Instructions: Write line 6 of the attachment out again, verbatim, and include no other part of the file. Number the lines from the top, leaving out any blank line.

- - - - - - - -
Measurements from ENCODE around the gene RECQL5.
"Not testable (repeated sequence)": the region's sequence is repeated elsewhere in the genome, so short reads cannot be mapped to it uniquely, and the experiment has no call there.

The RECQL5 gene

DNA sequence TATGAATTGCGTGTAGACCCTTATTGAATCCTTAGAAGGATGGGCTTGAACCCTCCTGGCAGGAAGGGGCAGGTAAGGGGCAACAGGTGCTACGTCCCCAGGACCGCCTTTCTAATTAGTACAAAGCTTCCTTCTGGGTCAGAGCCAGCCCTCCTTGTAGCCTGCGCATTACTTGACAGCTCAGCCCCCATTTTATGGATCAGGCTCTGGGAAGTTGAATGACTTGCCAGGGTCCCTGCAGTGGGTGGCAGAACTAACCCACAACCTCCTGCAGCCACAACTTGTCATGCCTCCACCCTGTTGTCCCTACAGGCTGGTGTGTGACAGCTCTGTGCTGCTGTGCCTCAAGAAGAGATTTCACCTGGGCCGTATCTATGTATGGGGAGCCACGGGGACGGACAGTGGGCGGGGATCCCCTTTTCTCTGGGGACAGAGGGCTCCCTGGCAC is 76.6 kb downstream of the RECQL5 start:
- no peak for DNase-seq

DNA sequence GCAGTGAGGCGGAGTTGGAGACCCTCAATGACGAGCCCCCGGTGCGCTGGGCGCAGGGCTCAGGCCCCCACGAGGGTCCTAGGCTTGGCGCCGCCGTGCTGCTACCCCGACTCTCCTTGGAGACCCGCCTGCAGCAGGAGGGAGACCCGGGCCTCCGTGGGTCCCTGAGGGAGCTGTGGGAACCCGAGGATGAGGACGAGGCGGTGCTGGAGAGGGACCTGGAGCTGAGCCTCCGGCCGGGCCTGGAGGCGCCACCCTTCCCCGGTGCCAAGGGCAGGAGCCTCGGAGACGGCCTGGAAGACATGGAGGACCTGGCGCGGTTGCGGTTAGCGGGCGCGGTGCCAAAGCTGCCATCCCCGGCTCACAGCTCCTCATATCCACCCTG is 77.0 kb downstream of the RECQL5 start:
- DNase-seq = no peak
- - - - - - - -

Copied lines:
DNA sequence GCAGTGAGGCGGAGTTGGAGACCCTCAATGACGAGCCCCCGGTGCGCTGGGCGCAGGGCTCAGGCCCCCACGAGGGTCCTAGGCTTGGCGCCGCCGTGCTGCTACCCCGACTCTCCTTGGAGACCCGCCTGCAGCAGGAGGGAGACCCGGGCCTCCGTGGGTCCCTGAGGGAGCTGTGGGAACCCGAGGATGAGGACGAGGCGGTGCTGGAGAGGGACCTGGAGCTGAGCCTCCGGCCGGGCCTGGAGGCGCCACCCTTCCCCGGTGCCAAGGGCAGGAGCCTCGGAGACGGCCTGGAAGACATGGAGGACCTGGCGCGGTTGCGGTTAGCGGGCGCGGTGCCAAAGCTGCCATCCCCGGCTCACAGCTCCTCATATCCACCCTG is 77.0 kb downstream of the RECQL5 start: